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Re: Unusual causes of death
« Reply #139 on: Monday 10 June 19 01:49 BST (UK) »
Charles Triggs - 1857- Died of Erysipelas - A contagious skin disease also called Saint Anthony's Fire (from its burning heat) and Peritonitis - inflammation of the peritoneum (a membrane that surrounds the abdominal organs). The kind and considerate parish  then tried to throw his widow and children out of the parish. She fought them and won. Good for her.


Offline Viktoria

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Re: Unusual causes of death
« Reply #140 on: Monday 10 June 19 10:59 BST (UK) »
Not certain but there were some harsh rules re Parish relief,people who were destitute could ask for help but were a drain on the funds so were moved on to the next parish and then the next.As long as they did not stay in “ my backyard”!
Not sure where the funds came from, church or donors, probably some from
local gentry .
Hard times.
Viktoria.

Offline coombs

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Re: Unusual causes of death
« Reply #141 on: Monday 10 June 19 16:47 BST (UK) »
In November 1886 my 3xgreat grandmother died of erysipelas, chronic bronchitis and pericarditis. Ouch, sounds painful. She lived in a central London tenement building so no doubt the pollution of the time and the squalid conditions made her ill. She had previously been more well off but the family lost a lot of their business in a beer house in Walworth in the 1870s.
Researching:

LONDON, Coombs, Roberts, Auber, Helsdon, Fradine, Morin, Goodacre
DORSET Coombs, Munday
NORFOLK Helsdon, Riches, Harbord, Budery
KENT Roberts, Goodacre
SUSSEX Walder, Boniface, Dinnage, Standen, Lee, Botten, Wickham, Jupp
SUFFOLK Titshall, Frost, Fairweather, Mayhew, Archer, Eade, Scarfe
DURHAM Stewart, Musgrave, Wilson, Forster
SCOTLAND Stewart in Selkirk
USA Musgrave, Saix
ESSEX Cornwell, Stock, Quilter, Lawrence, Whale, Clift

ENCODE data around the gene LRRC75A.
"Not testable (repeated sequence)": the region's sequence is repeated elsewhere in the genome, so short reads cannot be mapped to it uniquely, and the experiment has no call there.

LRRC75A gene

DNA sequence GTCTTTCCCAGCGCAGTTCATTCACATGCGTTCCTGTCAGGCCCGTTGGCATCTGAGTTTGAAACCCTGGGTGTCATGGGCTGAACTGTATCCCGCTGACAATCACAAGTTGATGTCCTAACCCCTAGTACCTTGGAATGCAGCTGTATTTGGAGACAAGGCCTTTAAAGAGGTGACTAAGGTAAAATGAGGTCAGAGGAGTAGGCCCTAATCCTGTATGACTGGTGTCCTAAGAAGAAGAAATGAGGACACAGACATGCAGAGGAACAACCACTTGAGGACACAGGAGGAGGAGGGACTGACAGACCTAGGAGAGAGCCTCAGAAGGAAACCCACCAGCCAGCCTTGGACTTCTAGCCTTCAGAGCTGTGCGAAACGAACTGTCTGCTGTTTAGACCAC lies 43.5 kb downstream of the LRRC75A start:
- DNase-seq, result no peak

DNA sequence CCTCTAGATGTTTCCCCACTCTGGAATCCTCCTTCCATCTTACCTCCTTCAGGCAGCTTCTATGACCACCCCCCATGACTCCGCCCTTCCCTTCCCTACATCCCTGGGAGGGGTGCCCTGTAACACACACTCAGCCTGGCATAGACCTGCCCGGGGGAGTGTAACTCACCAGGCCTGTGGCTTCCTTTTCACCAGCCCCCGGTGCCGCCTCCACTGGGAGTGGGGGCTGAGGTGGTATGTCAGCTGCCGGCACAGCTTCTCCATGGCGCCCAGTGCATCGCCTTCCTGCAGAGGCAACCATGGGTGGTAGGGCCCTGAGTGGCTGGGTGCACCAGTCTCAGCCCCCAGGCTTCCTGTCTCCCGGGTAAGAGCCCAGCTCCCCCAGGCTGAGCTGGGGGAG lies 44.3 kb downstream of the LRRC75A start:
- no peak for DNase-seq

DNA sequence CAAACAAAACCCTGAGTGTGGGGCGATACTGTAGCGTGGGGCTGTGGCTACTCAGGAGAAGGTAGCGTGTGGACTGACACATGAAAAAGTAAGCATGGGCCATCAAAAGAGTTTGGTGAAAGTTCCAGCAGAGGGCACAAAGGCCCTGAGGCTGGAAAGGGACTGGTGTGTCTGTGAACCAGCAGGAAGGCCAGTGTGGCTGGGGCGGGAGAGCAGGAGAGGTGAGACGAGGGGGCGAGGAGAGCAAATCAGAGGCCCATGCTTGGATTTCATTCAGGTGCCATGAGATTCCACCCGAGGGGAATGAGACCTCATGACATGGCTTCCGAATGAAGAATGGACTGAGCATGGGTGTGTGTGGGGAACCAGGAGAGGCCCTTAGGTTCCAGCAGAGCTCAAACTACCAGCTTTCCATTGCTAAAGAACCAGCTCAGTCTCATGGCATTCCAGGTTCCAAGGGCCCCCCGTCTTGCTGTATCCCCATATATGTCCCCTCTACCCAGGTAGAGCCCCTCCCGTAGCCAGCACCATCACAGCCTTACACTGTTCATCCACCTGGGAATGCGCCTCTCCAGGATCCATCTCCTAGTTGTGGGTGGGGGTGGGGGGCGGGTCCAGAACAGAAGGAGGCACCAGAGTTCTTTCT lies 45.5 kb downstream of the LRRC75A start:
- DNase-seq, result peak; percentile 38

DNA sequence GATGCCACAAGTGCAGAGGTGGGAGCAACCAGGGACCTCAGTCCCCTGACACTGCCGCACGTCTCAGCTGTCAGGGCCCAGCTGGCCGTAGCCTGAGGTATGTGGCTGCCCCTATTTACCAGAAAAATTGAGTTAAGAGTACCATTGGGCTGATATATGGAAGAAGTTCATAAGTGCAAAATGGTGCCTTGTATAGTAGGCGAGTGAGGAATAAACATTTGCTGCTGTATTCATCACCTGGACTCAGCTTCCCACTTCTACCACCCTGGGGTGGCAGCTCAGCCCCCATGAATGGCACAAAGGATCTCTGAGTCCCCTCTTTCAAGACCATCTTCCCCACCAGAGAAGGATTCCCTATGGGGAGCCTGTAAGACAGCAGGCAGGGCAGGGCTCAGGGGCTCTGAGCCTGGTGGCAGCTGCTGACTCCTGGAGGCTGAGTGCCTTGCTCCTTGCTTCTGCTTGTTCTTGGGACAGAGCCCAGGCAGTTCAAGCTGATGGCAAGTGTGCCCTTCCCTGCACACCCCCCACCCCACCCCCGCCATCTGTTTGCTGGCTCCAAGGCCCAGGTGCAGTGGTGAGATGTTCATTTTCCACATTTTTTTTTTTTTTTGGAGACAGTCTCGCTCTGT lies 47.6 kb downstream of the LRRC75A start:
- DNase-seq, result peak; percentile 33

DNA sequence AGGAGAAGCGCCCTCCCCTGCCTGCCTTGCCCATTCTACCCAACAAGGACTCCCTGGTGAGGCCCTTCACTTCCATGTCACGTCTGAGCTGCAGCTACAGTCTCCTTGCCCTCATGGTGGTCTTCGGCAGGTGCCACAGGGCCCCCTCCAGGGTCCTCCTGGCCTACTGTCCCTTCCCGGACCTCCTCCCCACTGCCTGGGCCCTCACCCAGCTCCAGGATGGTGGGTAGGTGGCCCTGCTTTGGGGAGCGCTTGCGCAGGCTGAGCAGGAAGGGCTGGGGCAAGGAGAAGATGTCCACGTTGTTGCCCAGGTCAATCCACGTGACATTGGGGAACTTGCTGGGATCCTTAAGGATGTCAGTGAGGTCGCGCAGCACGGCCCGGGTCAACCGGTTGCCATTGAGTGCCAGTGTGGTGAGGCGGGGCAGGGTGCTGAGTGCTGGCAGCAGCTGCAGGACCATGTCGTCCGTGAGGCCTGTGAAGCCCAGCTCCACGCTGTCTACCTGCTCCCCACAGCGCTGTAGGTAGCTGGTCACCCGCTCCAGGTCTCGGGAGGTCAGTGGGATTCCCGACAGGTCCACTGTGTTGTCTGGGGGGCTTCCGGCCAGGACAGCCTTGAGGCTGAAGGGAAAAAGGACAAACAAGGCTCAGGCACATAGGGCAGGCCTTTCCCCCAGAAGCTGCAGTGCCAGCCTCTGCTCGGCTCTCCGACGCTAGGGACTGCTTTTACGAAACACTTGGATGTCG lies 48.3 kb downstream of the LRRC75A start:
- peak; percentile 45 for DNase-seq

OXON Edgington, Smith, Inkpen, Snell, Batten, Brain

Offline stonechat

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Re: Unusual causes of death
« Reply #142 on: Monday 10 June 19 22:11 BST (UK) »
Not certain but there were some harsh rules re Parish relief,people who were destitute could ask for help but were a drain on the funds so were moved on to the next parish and then the next.As long as they did not stay in “ my backyard”!
Not sure where the funds came from, church or donors, probably some from
local gentry .
Hard times.
Viktoria.

No they were not moved on endlessly but to where they were thought to "belong"
Douglas, Varnden, Joy(i)ce Surrey, Clarke Northants/Hunts, Pullen Worcs/Herefords, Holmes Birmingham/USA/Canada/Australia, Jackson Cheshire/Yorkshire, Lomas Cheshire, Lee Yorkshire, Cocks Lancashire, Leah Cheshire, Cook Yorkshire, Catlow Lancashire
See my website http://www.cotswan.com

Offline Viktoria

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Re: Unusual causes of death
« Reply #143 on: Monday 10 June 19 22:49 BST (UK) »
For some people to get to the places they were thought to belong,there could be distances of many miles.
Would they not be classed as vagrants?
What help would they get along the way on a journey of perhaps months?
That they would not be welcome anywhere is pretty certain as they were a drain on the parish funds.
I remember our history teacher telling us that they were not really welcome
at workhouses and the conditions to discourage people from going into workhorses there meant they were often worse than conditions outside.
And that meant starvation levels .
But there was some reform so just above starvation conditions .
So that would be nice!
Isn’t it shocking ,Dickens wrote so graphically about it all.
Viktoria.